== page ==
Troubling Questions

The pattern we see in these 25 images raises serious questions about Reuters.

1. How were five photographers encouraged to cover routine IDF maintenance work -- which is simply non-news? Who tipped them off, and why?

2. How did Reuters photographers get such wide, unrestricted access to the combat zone?

3. Who are the unidentified stringers? Do they, or any of the five identified photographers, have any conflicts of interest requiring disclosure, in the interests of ethical journalism? Why did Reuters break with journalistic norms and not credit seven images with the photographer's name? 

4. Is it fair to say that the Lebanese source who tipped off journalists to be in the Adaisseh area of the border bears responibility for the death of Assaf Abu Rahhal?

5. Did any higher ups in the Reuters chain of command raise any questions?

 

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Comments

These are certainly a lot of questions, and just by asking so many the reader is left to feel there is something suspicious going on. This is the equivalent of asking someone repeated questions about his timing, location and intention in crossing a street. Asked with enough detail and the implication of something wrong, naturally it all looks very suspicious, such as "Why did you cross at 2:03, instead of 2:08?"
The simple answer to nearly all your questions is that a lot of stringers are based about seven minutes drive from the site of the incident and came immediately when they heard there was shooting. There are no pictures of the shooting itself because, evidently, most of the stringers arrived after it was over. (I assume, but can't sday for sure, that the reporters who was killed arrived for the second round of shooting.)
As to why they were allowed access, I suspect the LAF doesn't exercise a lot of discipline in declaring closed military areas and the press has a free run.
Finally, I don't see any critique of the photos images or the captions themselves, and see no reason to make any. They seem on the whole fair and descriptive. In other words, no journalistic violations were committed, so why are you implying with your many questions that there are violators?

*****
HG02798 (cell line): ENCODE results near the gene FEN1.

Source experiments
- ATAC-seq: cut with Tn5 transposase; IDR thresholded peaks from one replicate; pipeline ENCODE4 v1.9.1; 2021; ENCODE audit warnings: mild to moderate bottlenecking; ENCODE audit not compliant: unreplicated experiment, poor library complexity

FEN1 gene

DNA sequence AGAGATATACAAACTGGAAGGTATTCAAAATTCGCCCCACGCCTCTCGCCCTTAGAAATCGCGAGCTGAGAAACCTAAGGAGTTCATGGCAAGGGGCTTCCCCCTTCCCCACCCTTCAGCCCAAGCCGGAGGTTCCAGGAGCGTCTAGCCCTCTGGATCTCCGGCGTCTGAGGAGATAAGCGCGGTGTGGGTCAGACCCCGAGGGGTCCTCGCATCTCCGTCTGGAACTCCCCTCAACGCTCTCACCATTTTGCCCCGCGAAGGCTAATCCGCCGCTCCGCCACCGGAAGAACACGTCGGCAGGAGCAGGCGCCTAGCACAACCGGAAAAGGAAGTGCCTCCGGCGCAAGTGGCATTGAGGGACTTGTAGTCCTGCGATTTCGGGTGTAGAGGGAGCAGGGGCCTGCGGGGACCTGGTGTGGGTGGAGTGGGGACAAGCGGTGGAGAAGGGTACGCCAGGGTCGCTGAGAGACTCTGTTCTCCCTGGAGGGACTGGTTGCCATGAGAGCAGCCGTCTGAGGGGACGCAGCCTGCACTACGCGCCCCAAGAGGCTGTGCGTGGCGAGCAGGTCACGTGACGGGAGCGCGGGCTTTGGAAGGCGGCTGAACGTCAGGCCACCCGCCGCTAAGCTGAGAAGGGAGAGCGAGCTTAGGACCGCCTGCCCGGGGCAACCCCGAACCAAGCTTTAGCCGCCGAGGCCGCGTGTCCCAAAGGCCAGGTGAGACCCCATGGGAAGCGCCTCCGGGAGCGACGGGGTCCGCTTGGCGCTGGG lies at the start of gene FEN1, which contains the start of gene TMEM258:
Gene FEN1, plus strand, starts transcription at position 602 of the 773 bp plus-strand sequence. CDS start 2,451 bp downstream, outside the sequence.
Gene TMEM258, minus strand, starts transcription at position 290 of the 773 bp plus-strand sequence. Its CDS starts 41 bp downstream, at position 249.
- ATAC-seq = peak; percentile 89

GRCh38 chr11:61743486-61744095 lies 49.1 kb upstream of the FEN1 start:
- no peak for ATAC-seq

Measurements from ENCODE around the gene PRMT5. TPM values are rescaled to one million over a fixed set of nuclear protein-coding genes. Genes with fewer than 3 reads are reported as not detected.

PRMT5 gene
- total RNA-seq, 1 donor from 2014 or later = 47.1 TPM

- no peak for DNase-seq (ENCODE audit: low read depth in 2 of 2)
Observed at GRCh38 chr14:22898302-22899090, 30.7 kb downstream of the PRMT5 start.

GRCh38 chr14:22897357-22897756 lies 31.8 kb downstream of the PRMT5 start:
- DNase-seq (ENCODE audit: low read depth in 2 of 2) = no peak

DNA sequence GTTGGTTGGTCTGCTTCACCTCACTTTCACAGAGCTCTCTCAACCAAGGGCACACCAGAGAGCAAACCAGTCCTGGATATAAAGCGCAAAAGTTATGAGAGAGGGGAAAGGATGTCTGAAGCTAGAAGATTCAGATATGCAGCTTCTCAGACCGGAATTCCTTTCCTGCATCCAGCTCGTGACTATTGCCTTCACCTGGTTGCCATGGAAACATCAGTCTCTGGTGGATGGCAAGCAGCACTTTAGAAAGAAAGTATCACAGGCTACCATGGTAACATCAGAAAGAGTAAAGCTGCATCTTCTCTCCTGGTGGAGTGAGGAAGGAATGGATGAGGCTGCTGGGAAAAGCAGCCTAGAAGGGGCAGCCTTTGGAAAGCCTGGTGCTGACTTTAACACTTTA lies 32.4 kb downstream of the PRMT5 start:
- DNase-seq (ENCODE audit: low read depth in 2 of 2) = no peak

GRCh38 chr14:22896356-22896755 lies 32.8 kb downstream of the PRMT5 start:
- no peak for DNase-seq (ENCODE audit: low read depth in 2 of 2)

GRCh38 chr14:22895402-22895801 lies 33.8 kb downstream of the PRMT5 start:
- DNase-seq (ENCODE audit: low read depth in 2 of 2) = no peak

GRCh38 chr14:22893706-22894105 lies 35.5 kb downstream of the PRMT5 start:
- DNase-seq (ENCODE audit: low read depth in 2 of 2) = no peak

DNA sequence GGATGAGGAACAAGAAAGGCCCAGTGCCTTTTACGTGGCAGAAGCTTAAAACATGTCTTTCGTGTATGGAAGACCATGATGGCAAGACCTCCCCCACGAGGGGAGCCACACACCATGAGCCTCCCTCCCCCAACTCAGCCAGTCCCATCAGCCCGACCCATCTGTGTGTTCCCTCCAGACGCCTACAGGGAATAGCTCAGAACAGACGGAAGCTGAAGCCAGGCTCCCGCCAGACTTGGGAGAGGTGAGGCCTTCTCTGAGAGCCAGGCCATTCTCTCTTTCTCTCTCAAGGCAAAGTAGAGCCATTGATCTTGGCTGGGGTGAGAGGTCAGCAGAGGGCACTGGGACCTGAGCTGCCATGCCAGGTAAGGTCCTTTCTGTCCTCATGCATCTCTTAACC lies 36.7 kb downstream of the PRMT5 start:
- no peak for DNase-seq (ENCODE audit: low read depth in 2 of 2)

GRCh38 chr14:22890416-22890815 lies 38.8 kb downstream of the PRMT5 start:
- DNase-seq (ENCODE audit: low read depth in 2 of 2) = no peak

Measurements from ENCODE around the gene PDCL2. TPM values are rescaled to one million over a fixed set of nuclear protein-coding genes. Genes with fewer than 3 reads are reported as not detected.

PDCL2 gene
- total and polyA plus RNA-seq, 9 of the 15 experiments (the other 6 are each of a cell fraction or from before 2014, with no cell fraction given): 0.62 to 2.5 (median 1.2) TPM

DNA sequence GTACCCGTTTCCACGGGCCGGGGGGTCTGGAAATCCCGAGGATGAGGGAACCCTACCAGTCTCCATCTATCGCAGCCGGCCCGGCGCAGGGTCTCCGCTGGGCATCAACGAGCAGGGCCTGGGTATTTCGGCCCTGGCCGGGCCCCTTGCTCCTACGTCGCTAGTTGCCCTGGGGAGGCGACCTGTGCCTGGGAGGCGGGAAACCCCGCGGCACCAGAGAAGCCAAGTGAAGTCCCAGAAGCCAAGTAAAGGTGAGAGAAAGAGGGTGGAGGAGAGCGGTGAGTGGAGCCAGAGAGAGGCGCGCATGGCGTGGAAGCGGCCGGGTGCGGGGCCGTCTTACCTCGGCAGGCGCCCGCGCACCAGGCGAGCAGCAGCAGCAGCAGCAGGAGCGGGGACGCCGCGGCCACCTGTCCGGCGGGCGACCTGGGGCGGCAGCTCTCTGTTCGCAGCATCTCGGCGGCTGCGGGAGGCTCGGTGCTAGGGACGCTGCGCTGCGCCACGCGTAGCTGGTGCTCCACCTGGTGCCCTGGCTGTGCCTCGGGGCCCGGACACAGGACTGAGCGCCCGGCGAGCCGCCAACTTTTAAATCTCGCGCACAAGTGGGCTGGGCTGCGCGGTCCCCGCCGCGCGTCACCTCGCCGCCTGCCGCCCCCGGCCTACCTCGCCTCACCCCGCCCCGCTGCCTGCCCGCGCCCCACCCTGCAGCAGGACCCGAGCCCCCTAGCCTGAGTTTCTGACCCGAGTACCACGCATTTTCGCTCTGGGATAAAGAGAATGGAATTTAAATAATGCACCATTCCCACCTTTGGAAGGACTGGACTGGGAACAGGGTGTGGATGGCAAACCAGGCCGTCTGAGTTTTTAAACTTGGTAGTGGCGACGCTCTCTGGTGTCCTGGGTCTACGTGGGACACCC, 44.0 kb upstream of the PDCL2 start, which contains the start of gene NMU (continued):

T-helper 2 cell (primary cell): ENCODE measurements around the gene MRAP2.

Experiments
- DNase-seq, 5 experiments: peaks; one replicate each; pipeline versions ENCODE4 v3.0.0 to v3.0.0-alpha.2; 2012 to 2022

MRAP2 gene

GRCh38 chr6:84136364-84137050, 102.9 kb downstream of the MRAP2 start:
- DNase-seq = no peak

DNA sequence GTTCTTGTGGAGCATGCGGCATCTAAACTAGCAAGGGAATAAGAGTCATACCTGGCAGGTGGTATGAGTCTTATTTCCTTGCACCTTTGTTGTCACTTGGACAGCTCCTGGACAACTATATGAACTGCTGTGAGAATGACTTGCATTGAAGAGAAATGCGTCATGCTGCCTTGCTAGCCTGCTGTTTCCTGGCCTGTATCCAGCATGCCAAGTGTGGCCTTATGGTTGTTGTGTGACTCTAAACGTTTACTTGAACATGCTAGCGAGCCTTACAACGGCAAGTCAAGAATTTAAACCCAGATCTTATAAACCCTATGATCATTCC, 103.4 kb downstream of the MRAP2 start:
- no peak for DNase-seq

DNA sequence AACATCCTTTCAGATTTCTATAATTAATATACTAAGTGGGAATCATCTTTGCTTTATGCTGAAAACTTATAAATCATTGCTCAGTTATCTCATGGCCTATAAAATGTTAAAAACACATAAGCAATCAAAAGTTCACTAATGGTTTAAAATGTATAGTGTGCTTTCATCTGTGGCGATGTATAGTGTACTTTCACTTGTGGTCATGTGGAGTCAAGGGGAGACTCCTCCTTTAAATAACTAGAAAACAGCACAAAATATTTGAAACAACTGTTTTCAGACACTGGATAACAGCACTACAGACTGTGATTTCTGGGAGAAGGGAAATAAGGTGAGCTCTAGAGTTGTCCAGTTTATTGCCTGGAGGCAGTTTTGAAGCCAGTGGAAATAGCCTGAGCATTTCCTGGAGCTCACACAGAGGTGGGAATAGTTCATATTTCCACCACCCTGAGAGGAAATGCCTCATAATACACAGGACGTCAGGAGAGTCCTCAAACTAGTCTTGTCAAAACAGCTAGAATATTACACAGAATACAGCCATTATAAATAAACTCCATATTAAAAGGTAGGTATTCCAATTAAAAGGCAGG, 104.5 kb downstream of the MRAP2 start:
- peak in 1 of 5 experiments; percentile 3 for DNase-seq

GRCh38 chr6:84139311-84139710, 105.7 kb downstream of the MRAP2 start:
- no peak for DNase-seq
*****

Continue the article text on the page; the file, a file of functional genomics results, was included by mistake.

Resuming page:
The caption of the tree-cutting, which seems to have exercised so many people in the blogosphere, is a non-issue. The caption was corrected.
If you look hard enough for anti-Israel bias (and I don't say there isn't any, it's just horribly exaggerated), you can always find some.

Daviid: The photo captions report the LAF version - especially "warning shots" - as fact.

It is odd that journalists were there at all. Do they hang around in such numbers all the time?

Given that Israel claims this was a deliberate ambush, it is absolutely valid to check facts carefully.

As I mentioned previously, Al Manar had a written report on the web less than 45 mins after this started, noting that a Lt. Col. had been killed. Israel did not release that information until much later in the day. This demands some level of coordination between the snipers and al Manar possibly via Reuters or at least with their knowledge as they were on the scene.

Daviid, I'm with Brad. You're correct that with the right questions one could make crossing the road look suspicious, but this is the equivalent of five photographers happening to turn up when I cross the road and get run over by somebody who hates me. Too many coincidences.

@Daviid says:

"If you look hard enough for anti-Israel bias...you can ALWAYS find some."

Indeed.

Daviid: The photos depicting the IDF troops triming the tree clearly were taken from the Lebanon side of the fence, and was clearly taken before any shooting began. This means that Reuters photographers were already in position before any shooting began. They did not rush to the location after they heard about the shooting as you sugested.

What is going on with the Lebanese soldiers with the R.P.G, take up position near the U.N peacekeeper ?

Did he thought to usu the U.N peacekeeper as human shield against possible Israeli retaliation ?

And if there is going to be an Israeli retaliation, a retaliation for what reason ?

Strange & suspicious story & facts.

Hummm - isn't the UNIFIL force supposed to be IN BETWEEN the Lebanese and Israeli forces - in that, ah, demilitarized, "no man's land" area? Then why are they seen WITH the LAF in the photos???

So now will someone explain WHY?

It happens continually.

The BBC, CNN, etc, etc,

What is it with these journalists that makes them so bare faced bias-

Is there an underlying anti-Semitism that is showing itself in an anti-Israeli front?